File Reference:               F2014/00593

 


Ordinary Council meeting23 February 2021

 

Director City Planning Report No. CP5/21

 

Subject:        417-439R Bunnerong Road, Maroubra (DA/480/2020 - Concept Development Application)

 

Proposal:                         Concept Development Application for in-principle proposal including demolition of existing buildings and structures within the site; tree removal; land uses including for a ‘recreation facility (indoor)’ and a ‘café’ with ancillary administration uses; site layout and configuration including the general location and size of car parking areas, buildings, and vehicular access to Bunnerong Road via the existing signalised intersection at Flint Street; and a building envelope.

Ward:                             Central Ward

Applicant:                      Randwick City Council

Owner:                           Department of Planning Industry & Environment – Crown Lands

Cost of works:               $45,650,000.00 (associated with the Stage 2 “Works” DA)

Recommendation

That the recommendations in SECPP assessment report for DA/480/2020, 417-439R Bunnerong Road, Maroubra be endorsed.

 

 

 

 

 

 

 

 

 

 

 

 

 

 

 

 

 

 

 

 

 

 

 

 

 

 

 

 

 

 

 

 

 

Note: multiple submissions received from numerous properties within the wider area which are not identified in the above map. Refer to attached SECPP report for submission list.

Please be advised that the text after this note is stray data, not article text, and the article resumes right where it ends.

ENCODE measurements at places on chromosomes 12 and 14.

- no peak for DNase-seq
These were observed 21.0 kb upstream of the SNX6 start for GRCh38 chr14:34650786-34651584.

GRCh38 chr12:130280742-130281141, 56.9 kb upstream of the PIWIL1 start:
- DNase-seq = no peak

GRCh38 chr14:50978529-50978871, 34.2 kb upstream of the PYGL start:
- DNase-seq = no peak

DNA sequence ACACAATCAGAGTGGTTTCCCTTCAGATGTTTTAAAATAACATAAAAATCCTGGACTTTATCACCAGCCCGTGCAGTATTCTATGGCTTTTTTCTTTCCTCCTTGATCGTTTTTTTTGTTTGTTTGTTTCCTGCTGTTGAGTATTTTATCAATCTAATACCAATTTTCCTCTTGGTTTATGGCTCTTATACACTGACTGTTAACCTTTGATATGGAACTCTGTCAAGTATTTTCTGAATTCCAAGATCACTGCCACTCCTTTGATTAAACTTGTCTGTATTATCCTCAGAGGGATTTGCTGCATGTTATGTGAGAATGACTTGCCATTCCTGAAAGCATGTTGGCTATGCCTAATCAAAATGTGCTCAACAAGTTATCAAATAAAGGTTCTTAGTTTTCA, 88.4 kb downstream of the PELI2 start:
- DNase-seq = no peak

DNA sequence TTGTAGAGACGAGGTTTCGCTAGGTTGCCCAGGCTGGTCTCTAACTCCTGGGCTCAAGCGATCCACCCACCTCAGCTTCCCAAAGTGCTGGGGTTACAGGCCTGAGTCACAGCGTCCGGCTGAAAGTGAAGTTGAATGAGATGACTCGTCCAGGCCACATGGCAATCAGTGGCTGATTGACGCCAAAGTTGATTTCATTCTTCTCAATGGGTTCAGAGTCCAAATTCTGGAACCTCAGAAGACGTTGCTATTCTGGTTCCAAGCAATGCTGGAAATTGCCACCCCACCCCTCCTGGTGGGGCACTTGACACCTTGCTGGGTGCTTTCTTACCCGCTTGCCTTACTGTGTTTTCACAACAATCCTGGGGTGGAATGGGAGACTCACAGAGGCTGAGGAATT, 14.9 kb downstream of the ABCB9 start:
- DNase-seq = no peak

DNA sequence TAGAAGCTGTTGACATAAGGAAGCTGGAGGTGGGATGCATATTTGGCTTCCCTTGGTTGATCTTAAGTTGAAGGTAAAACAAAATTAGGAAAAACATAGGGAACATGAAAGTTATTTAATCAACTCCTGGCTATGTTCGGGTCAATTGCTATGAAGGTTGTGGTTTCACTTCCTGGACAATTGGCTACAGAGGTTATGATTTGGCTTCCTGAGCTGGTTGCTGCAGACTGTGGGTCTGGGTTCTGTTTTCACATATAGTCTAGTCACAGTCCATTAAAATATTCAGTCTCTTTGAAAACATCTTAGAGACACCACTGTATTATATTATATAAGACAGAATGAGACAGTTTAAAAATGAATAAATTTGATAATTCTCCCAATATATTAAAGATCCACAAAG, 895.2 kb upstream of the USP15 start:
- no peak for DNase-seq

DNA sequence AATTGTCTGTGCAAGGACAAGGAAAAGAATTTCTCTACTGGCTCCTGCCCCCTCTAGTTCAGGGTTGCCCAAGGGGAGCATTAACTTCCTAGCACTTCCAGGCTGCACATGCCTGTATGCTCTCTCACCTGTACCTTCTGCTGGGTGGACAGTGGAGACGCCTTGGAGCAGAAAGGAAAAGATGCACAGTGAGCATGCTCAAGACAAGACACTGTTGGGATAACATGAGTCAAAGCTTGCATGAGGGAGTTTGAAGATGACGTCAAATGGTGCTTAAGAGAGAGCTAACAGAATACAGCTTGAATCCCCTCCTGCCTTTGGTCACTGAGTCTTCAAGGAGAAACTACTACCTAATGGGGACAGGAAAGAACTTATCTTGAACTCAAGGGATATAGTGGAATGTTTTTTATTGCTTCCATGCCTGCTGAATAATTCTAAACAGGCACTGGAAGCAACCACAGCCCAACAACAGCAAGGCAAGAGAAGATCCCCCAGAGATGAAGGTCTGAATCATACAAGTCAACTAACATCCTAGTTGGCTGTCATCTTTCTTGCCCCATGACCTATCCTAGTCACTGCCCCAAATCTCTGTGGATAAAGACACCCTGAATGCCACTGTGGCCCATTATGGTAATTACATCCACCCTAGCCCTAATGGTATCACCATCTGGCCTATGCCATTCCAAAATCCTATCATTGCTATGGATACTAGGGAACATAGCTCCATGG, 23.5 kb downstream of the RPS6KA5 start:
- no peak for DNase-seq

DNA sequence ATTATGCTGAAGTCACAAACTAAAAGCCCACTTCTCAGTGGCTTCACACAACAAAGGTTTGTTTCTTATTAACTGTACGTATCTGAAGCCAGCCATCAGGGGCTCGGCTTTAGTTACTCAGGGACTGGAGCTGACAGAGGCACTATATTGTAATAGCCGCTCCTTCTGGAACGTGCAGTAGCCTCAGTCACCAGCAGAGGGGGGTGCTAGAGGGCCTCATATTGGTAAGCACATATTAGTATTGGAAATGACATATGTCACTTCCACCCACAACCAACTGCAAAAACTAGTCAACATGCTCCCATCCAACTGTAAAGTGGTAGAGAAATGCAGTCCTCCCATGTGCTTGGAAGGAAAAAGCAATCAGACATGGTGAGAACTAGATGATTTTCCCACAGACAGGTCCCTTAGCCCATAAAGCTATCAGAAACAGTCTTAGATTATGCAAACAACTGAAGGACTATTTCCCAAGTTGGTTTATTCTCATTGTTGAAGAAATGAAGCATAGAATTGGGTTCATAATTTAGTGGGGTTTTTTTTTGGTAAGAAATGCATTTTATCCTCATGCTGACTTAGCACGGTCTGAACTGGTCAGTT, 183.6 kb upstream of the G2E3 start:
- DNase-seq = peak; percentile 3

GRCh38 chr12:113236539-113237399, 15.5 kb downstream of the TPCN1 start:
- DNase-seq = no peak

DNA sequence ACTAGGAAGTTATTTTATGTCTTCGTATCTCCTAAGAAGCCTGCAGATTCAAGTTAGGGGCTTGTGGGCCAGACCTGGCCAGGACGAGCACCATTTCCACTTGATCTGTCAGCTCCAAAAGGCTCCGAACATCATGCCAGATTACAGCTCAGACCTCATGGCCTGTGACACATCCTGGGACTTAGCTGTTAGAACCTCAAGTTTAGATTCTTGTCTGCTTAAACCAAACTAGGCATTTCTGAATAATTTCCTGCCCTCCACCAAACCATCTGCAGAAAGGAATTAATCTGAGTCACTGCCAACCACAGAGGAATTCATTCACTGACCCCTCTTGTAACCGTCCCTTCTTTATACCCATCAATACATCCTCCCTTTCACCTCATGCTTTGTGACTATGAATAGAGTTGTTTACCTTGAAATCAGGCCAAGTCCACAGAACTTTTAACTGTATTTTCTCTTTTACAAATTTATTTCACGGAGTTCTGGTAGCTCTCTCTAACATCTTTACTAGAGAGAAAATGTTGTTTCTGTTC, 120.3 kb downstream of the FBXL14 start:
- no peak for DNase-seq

Subject Site

 

 

 

Submissions received

 

 

 

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Locality Plan

 

1.       Executive Summary

 

Council is in receipt of a Concept Development Application (DA) seeking approval for the redevelopment of the site known as 417-439R Bunnerong Road, Maroubra. The site is part of Heffron Park, which is the largest recreational park in Randwick and includes playing fields, tennis and netball courts, a cycling criterium track, and an aquatic and leisure centre.

 

The proposal forming the Concept DA are as follows:

 

·      In Principle demolition of existing site improvements and associated tree removal;

·      Land uses, including for a ‘recreation facility (indoor)’ and a ‘café’, including ancillary administration uses provided for the purpose of operating the recreation facilities;

·      Site layout and configuration, including the general location and size of car parking areas, buildings, and vehicular access to Bunnerong Road via the existing signalised intersection at Flint Street; and